Father Robert Barron looks at the issue of hell and if anyone is there. The issue is not only fascinating, involving some of the most prominent theologians of our time, but I think Barron is doing something else that is really, really important. When was the last time you heard a sermon about hell, or heaven, or the last things? When was the last time you heard a sermon on the Creed? In this "Year of Faith" we should think about these things and we should hear sermons on these things.
This, from the Holy Father's address to the Pontifical Council of Justice and Peace:
We continue our series of considering Catholic identity today by looking at Dorothy Day. Monday, I set the tone for the week by recalling the response of Flannery O’Connor to a group of erudite Catholics who thought the Eucharist was a great symbol: “Well, if it’s just a symbol, then to hell with it.” Then, I examined the counterfeit of faith known as civil religion. Yesterday, I looked at the Vatican new motu proprio regarding the Catholic identity of our charities and a different counterfeit form of Christianity, a reduction of the faith to a social justice ethic.
CARA has released the first nationwide survey on reactions to the New Missal. You can find their survey results here. Bottom line: People seem to like the new translation or the Catholic Church in US is far more docile than usually portrayed or some combination thereof.
First, I apologize because yesterday, in my article about Fr. Rutler, I inexplicably enter the name "Butler" not "Rutler" in the title of the piece. I suppose this mistake derived from watching a Downton Abbey rerun the night before!
Second, spotty posting today as I have to fly to Chicago to give a presentation. I hope to have some links up later in the day.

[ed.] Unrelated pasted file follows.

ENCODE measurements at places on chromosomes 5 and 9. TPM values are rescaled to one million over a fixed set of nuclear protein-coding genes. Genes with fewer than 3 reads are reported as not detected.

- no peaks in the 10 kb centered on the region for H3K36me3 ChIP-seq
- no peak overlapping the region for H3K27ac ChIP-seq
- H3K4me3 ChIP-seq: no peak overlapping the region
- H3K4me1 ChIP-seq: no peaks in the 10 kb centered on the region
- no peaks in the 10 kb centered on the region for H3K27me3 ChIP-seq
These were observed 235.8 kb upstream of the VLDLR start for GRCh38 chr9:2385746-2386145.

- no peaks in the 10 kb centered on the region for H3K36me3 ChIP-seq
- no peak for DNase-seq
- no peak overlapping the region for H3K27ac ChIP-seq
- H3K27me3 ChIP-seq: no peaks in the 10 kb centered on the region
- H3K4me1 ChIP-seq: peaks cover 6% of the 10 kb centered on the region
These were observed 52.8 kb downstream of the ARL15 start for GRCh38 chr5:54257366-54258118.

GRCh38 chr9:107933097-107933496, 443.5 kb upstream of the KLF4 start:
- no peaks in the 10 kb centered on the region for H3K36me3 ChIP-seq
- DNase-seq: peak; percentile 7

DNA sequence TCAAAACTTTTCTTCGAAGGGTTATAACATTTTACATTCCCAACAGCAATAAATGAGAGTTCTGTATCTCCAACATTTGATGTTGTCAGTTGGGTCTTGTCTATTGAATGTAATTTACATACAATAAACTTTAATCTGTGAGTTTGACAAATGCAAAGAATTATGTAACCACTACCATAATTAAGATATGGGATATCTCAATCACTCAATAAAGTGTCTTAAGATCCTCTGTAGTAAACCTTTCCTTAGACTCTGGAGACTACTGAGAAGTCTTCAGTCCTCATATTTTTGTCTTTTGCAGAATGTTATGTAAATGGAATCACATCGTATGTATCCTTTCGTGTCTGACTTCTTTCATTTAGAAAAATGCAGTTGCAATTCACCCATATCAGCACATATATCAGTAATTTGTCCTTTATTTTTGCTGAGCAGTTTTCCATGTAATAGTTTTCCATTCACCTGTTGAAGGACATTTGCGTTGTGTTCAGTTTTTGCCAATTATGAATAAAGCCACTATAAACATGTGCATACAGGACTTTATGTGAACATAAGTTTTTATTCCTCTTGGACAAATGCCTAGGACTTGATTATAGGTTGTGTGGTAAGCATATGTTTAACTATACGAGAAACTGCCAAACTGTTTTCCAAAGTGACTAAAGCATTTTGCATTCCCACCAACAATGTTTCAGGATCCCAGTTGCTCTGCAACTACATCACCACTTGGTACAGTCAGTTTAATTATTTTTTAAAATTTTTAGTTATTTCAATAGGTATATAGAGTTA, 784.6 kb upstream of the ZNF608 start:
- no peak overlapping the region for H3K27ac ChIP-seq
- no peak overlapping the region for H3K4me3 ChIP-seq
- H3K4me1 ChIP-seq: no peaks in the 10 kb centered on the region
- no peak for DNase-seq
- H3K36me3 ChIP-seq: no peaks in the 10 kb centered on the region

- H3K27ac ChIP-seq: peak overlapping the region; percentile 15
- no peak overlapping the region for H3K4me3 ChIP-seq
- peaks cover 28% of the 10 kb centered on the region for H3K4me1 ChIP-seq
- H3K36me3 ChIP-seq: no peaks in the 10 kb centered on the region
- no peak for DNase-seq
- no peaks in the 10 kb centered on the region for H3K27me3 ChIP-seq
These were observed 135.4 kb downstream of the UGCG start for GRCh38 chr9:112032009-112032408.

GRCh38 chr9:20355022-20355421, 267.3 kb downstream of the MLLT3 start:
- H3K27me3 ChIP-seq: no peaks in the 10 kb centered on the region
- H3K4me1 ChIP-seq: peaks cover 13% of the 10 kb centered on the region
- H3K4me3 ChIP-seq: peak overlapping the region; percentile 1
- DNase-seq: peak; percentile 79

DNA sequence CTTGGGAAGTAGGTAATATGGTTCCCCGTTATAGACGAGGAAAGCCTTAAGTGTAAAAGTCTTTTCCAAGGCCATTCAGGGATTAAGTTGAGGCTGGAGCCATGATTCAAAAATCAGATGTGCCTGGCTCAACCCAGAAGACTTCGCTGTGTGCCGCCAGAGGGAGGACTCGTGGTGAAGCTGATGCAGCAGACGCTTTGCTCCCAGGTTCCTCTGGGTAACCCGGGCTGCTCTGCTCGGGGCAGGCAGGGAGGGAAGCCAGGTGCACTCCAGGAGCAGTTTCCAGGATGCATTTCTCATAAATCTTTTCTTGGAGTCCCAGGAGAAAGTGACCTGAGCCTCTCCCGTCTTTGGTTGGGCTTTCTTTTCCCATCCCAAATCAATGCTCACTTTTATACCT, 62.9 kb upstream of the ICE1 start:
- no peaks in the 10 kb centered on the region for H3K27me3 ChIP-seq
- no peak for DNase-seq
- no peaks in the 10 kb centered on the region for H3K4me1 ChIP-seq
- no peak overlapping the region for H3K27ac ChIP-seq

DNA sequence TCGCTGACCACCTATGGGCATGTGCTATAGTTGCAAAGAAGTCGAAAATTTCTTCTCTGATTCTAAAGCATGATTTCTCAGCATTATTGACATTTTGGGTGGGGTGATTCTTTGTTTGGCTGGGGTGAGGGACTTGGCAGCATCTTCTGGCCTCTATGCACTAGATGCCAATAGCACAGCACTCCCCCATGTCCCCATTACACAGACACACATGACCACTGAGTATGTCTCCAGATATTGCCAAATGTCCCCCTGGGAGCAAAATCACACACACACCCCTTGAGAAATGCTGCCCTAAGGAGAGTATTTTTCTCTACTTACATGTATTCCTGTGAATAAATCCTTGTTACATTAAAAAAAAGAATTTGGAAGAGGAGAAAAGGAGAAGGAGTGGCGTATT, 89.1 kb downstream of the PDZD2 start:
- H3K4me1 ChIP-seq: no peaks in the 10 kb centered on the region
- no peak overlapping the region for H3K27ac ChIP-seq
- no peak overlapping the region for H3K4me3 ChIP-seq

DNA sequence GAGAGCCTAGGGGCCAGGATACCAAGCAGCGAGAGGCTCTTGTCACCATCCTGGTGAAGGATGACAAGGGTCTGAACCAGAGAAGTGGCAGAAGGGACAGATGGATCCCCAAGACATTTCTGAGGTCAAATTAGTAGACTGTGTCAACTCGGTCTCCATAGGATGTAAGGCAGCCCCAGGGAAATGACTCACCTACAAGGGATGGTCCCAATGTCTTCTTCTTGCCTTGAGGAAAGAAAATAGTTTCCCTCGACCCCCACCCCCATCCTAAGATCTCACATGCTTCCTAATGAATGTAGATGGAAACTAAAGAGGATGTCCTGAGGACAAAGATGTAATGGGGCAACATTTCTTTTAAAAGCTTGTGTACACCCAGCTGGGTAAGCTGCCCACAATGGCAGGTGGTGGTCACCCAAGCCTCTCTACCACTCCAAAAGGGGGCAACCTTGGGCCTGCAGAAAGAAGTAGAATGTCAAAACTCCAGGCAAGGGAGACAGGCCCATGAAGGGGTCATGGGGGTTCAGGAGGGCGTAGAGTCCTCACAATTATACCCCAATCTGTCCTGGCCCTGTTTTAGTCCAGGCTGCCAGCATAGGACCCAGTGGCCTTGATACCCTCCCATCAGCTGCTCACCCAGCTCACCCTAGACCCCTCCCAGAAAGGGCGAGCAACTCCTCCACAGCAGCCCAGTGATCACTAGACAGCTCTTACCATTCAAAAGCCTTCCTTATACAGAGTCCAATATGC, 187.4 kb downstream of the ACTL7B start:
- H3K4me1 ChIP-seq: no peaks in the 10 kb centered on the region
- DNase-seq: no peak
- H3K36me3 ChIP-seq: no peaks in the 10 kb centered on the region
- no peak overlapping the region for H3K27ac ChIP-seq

Yesterday, I wrote about Father George Rutler’s article in Crisis magazine and how, in its tired repetition of neo-con talking points, it failed the Flannery O’Connor test, articulated in her comment about the Eucharist, “If it is just a symbol, then to hell with it.” Today, I want to look at the recent motu proprio from the Vatican about the Catholic identity of the Church’s charitable institutions. Unlike Rutler’s article, I think the motu proprio passes Flannery’s test.
Today is December 3. On September 6, Bishop Robert Finn was convicted in civil court of failing to report an instance of child sexual abuse. Not only is Finn now serving a suspended sentence, he is in violation of the Dallas Charter the bishops adopted ten years ago to confront the sex abuse crisis. Three months. Bishop Finn is still the Bishop of Kansas City-St. Joseph. The Vatican is said to want the American bishops to exert fraternal correction and get Finn to step down. The US bishops are said to be waiting for the Vatican to move. Enough already.
At the New Republic, John Judis details how the extremists within the GOP are already showing themselves quite content to destroy what's left of their party. In the end, groups like the Club for Growth and their Tea Party allies will reduce their party to a bunch of bitter, angry old white men who really do not want to raise taxes. If the lessons of the last election demonstrate anything, it is that such a coalition does not fare very well in America today.
At the USCCB website, Cokie Roberts has penned a really beautiful tribute to the contribution women religious have made to this country. Her post comes in advance of the national collection for the retirement funds of our religious men and women. These holy men and women have been generous their whole lives with us laity, indeed, spending the entirety of their lives for us, helping them out in their latter years is truly the least we can do. Please be generous.
Flannery O’Connor, early in her career, famously attended a party of the Catholic intellectual elite in New York City, during which the consensus of the group emerged that the Eucharist was, whatever their doubts about the doctrine of transubstantiation, still a useful symbol, worthy of admiration if not really the assent of deeply held faith.